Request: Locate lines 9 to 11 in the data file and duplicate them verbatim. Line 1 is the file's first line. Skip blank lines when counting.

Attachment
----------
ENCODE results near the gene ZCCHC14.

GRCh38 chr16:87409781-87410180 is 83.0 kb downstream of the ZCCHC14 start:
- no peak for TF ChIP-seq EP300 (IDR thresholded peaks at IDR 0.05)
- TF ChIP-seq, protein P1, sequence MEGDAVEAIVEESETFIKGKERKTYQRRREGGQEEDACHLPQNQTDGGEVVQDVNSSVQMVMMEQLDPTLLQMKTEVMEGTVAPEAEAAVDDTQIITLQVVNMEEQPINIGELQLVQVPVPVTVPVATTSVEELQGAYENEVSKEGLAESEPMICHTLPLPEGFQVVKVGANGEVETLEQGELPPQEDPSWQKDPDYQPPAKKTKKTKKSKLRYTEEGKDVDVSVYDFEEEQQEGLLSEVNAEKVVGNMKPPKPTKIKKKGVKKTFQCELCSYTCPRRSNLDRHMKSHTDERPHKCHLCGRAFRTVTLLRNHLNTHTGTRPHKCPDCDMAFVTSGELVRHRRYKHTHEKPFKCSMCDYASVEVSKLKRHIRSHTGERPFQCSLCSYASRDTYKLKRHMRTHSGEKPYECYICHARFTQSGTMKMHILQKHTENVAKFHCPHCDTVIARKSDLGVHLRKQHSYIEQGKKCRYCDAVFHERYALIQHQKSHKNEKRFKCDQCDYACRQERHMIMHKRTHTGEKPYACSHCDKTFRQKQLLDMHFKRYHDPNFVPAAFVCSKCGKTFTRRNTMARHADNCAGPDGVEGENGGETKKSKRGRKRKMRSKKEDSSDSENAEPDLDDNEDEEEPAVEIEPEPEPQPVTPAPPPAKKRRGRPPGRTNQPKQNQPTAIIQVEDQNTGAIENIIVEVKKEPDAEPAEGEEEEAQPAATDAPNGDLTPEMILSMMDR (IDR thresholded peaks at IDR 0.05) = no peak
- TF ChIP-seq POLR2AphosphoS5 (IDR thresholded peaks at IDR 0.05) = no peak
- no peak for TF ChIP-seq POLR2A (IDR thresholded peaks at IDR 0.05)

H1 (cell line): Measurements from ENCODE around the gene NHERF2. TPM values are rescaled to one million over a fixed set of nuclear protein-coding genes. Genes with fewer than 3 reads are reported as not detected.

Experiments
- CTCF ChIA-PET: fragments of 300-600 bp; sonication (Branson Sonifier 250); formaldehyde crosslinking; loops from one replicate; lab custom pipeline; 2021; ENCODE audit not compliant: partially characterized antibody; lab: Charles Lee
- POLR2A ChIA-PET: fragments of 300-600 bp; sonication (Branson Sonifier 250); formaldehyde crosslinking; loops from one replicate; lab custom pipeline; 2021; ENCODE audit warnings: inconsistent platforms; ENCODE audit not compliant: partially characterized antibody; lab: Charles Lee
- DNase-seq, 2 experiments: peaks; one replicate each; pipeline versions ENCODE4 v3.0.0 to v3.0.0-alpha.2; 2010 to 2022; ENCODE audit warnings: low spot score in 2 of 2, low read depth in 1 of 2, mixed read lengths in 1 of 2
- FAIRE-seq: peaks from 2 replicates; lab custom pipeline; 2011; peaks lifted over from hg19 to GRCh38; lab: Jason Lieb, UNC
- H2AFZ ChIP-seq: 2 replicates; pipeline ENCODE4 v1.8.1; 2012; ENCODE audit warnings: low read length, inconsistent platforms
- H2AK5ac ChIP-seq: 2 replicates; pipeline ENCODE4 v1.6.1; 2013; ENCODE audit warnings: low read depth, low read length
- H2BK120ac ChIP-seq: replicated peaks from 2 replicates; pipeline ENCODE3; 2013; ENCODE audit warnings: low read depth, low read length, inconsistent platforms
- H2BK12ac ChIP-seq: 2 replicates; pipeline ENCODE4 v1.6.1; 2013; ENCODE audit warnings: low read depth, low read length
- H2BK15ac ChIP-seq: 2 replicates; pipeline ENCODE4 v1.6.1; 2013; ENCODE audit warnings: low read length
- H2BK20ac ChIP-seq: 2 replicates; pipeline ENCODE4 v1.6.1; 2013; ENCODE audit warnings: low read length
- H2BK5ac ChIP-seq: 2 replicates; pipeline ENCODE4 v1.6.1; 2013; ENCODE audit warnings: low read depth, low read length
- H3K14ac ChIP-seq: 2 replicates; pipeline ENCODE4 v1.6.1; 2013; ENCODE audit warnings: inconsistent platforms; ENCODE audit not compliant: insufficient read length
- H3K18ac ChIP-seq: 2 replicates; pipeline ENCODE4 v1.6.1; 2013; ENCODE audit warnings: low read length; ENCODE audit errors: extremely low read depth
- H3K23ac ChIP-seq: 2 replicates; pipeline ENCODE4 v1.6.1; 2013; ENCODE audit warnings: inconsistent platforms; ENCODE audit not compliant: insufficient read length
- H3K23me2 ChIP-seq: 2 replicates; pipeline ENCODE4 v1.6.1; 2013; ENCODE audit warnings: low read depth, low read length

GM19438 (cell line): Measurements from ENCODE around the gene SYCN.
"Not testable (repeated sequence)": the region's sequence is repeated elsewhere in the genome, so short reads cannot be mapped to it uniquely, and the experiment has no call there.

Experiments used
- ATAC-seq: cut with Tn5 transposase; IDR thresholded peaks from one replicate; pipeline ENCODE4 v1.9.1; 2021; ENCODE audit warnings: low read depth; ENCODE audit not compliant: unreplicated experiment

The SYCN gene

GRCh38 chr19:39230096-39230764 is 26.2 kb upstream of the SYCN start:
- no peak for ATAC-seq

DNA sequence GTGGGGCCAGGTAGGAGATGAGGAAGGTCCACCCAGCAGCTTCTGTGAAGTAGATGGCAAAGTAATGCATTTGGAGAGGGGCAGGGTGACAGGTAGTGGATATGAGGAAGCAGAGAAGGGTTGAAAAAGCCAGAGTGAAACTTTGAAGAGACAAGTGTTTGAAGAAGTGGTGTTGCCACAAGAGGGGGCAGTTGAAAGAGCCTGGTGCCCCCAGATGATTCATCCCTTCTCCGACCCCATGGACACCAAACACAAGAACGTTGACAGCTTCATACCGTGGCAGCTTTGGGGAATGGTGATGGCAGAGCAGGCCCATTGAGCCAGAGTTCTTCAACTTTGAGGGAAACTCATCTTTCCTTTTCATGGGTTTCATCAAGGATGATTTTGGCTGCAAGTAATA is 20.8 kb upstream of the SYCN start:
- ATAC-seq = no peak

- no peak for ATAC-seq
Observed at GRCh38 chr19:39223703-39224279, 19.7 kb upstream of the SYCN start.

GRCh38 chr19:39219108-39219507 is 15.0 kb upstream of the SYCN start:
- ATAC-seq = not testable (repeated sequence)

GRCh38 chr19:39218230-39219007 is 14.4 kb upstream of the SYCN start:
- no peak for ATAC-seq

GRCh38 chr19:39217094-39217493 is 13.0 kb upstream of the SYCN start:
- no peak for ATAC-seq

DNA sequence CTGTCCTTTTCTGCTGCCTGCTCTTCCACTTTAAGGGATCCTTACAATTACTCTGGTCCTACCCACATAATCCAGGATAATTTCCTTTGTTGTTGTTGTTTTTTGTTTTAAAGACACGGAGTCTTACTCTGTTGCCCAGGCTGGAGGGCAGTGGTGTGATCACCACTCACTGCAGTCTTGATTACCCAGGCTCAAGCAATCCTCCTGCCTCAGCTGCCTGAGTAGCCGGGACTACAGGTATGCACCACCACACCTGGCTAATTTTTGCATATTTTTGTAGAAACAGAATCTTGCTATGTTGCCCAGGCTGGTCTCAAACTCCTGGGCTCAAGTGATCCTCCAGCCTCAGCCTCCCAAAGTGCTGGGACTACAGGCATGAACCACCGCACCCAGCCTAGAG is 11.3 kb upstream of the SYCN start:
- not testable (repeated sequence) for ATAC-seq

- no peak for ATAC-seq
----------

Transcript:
- CTCF ChIA-PET: fragments of 300-600 bp; sonication (Branson Sonifier 250); formaldehyde crosslinking; loops from one replicate; lab custom pipeline; 2021; ENCODE audit not compliant: partially characterized antibody; lab: Charles Lee
- POLR2A ChIA-PET: fragments of 300-600 bp; sonication (Branson Sonifier 250); formaldehyde crosslinking; loops from one replicate; lab custom pipeline; 2021; ENCODE audit warnings: inconsistent platforms; ENCODE audit not compliant: partially characterized antibody; lab: Charles Lee
- DNase-seq, 2 experiments: peaks; one replicate each; pipeline versions ENCODE4 v3.0.0 to v3.0.0-alpha.2; 2010 to 2022; ENCODE audit warnings: low spot score in 2 of 2, low read depth in 1 of 2, mixed read lengths in 1 of 2